Tuesday, January 28, 2014

Sally Rand, Vintage Tease Fan & Bubble Dancing

Here we present the star attraction of the 1933-34 Chicago Century of Progress World’s Fair. In this clip we see here doing not her famous fan dance but the sensually art deco bubble dance...
Born Hattie Helen Gould Beck dancer Sally Rand began her career as a chorus dancer at the tender age of thirteen in Kansas City. While still a teenager Sally ran away with a carnival drifting west to Hollywood and the movies. By then Hattie had changed her name to Billy Beck and she found steady if not spectacular work. Including some time working in the stock company of the great director Cecil B. Deville who gave Hattie her more famous name.

Sally’s movie career ended with the advent of the talkies due to her lisp. She went back to dancing which was her first love anyway. A resourceful gal looking for a steady work she combined this love for dance with the average mans desire to behold the female form and began experimenting with various forms of tease dancing.


In 1932 while working at the Paramount Club in Chicago Sally developed her fan dance that would bring her fame and fortune.  She was to become the mistresses of appearing to be naked and her big splash came at Chicago’s Century of Progress World’s Fair held in 1933 -34. For her arrival at the gates of the fair she recreated Lady Godiva’s ride that along with her ensuing performance resulted with her being arrested four times in one day. At her trial the judge threw the charges out and in his decision said.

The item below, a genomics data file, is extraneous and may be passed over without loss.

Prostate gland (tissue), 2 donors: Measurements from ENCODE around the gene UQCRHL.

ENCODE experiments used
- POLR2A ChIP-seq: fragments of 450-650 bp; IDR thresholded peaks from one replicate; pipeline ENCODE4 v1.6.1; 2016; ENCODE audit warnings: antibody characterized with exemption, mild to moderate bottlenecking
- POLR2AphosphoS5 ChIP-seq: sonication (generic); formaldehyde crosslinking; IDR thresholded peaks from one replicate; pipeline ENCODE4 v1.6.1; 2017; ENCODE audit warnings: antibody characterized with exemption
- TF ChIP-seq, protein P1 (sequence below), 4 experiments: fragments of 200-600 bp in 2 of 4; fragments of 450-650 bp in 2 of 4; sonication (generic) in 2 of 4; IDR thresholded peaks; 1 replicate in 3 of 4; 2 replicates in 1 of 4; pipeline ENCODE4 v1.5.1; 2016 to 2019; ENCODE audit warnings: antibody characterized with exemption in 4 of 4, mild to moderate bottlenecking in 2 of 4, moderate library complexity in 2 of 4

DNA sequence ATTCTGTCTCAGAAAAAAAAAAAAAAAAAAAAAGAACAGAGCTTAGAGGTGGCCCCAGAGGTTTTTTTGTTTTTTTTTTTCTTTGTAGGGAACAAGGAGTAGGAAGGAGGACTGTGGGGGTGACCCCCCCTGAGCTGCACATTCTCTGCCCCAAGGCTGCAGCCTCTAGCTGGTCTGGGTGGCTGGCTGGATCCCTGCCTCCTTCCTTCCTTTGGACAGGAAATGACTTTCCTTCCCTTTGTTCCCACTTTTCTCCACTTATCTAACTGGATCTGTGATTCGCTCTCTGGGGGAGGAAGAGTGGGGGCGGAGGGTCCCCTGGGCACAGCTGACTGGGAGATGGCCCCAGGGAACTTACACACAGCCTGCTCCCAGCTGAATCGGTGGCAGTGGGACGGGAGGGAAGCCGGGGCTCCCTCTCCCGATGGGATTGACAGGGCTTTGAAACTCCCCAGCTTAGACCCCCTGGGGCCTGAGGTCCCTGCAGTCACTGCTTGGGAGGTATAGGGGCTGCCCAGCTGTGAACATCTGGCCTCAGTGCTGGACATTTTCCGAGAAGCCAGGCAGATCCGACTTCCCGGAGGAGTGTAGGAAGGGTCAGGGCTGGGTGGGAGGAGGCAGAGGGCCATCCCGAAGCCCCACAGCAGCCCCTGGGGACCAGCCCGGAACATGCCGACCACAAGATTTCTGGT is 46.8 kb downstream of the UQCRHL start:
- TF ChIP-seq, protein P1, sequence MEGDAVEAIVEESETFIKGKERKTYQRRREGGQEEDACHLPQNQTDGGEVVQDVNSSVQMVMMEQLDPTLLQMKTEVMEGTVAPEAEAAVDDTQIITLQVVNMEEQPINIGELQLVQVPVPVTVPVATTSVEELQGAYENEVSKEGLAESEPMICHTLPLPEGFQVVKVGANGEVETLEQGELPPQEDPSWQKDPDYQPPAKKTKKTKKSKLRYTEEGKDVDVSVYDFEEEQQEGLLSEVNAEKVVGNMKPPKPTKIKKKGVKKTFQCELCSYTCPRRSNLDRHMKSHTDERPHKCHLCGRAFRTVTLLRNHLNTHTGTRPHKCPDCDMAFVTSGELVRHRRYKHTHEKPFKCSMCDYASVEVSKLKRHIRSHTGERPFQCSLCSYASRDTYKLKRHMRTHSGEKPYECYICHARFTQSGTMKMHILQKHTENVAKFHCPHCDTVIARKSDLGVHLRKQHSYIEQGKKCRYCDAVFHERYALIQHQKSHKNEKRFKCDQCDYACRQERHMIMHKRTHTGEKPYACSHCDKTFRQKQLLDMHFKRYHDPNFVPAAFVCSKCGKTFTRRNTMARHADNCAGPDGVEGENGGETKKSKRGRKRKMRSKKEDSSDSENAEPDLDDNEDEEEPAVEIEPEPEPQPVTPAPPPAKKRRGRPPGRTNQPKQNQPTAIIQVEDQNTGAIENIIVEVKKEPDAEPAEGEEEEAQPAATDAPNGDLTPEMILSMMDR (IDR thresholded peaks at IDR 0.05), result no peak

"There is no harm and certainly no injury to public morals when the human body is exposed, some people probably would want to put pants on a horse.
. . .
When I go to the fair, I go to see the exhibits and perhaps to enjoy a little beer.  As far as I'm concerned, all these charges are just a lot of old stuff to me.  Case dismissed for want of equity."

-- Superior Judge Joseph B. David - July 19, 1933

Even after the charges were dropped powerful forces sought to keep her from performing but her popularity was so great that they couldn’t stop her. When the fair reopened in 1934 she   presented the dance featured in this video the less risqué bubble dance. 



Sally did more road work for a few years before returning  to southern California.  There she briefly returned to the movies before moving to San Francisco. In 1939 she presented “Sally Rand's Nude Ranch” at the Golden Gate Exposition in San Francisco.  It featured women wearing cowboy hats, gun belts and boots, and little more.  Afterwards she took over The Great American Music Hall and started her own burlesque house and continued to perform for many years.

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